A former point-to-point rider and trainer is aiming to become the first adaptive rower to cross the Atlantic.

Kelda Wood will begin her 3,000-mile journey from San Sebastian in La Gomera, Spain, on 12 December.

The row is part of the Talisker Whisky Atlantic Charity, for her campaign Row to Raise.

She will be rowing for up to 16 hours a day for two months, fuelled by freeze-dried food and desalinated water.

Kelda, who retired from race riding six years ago, suffered a serious leg injury in 2002 after a square bale of haylage fell from the top of a stack, crushing her underneath.

She was told her leg might have to be amputated, but surgeons managed to save the limb.
Her left ankle is fused with arthritis, causing a high amount of pain.

“My number one goal with this challenge is to inspire more young people who have been through life-changing emotional or physical trauma to reach out and get the help they need”, says Kelda, whose boat is named Storm Petrel.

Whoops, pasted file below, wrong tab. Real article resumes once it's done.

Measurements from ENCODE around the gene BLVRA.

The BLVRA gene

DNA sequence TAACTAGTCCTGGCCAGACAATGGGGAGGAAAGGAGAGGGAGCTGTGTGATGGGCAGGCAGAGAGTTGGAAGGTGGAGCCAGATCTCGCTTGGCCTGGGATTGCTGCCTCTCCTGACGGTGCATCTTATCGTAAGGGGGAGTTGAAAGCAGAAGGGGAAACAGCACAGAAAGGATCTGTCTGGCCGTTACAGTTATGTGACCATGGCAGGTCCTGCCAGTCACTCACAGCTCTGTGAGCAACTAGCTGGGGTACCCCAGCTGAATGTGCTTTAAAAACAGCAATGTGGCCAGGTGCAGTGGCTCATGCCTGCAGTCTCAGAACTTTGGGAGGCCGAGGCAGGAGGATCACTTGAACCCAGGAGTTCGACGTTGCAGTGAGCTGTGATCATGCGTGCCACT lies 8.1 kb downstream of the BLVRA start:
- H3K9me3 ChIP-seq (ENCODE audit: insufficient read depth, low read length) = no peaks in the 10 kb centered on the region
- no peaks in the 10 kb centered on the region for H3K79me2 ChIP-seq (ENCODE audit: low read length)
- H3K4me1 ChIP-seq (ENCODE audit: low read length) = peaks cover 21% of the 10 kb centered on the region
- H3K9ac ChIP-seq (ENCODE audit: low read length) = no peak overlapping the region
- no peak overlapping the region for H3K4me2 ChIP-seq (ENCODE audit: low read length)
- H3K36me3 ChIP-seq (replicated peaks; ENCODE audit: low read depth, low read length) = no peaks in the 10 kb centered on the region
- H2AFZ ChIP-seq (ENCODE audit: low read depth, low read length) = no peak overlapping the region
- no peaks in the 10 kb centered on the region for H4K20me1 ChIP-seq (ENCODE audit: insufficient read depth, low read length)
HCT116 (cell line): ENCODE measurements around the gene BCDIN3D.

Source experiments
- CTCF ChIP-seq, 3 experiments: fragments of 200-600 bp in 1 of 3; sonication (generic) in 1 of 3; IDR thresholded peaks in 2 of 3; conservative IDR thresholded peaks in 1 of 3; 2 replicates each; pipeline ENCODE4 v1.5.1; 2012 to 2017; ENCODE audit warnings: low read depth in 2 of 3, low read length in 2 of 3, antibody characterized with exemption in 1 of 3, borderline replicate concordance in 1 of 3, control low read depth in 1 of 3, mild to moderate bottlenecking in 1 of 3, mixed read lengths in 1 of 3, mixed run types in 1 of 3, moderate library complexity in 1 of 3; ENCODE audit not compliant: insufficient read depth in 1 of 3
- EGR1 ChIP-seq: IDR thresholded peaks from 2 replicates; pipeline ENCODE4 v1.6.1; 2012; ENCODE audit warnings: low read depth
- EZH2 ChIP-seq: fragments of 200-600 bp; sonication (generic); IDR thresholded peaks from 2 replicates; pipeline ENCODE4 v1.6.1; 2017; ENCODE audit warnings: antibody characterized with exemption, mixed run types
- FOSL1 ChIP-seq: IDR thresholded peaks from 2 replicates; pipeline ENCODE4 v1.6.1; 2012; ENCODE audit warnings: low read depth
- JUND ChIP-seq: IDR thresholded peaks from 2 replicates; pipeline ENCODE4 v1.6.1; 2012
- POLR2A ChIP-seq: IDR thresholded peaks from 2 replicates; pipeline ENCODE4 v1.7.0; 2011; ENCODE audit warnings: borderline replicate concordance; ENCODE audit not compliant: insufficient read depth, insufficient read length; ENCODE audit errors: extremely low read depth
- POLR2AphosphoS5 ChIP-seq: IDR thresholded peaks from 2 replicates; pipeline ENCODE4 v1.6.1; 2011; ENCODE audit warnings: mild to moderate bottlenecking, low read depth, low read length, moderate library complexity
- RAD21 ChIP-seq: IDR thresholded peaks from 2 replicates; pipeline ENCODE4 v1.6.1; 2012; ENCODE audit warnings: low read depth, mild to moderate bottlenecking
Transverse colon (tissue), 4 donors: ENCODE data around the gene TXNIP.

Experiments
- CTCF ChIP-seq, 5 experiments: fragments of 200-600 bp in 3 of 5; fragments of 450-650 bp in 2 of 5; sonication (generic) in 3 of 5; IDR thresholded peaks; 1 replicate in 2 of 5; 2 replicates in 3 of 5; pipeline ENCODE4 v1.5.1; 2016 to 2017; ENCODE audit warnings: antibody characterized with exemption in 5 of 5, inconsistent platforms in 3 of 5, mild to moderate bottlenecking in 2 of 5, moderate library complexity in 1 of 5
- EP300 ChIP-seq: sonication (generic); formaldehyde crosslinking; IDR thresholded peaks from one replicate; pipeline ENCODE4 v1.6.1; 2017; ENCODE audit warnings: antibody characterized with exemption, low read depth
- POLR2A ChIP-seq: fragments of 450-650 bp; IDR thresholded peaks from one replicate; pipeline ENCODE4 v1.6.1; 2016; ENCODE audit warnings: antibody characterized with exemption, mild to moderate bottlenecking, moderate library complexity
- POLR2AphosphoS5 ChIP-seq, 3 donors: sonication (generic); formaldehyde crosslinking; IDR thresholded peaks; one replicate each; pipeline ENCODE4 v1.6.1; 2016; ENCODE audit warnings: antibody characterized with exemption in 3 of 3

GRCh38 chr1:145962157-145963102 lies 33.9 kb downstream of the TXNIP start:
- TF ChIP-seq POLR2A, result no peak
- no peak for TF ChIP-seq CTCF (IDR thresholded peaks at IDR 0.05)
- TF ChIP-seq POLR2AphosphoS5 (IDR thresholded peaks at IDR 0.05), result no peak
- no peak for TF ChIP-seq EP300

“That’s why, each day I’m on the ocean I’ll be rowing for a different individual, sharing their incredible story, as well as links to charities and organisations that provide invaluable networks of support.”

Since her injury, Kelda has climbed Mount Kilimanjaro and represented Great Britain in para canoeing, narrowly missing out on selection for the 2016 Paralympics.

She is also the first recorded adaptive female to reach the summit of the 7,000m Mount Aconcagua on the Chilean border — the highest peak in South America.

Kelda’s Row to Raise campaign is inspired by the work of her charity, Climbing Out, which runs five-day outdoor activity programmes aimed at rebuilding confidence in in young people who have been through a life changing, injury, illness or trauma.

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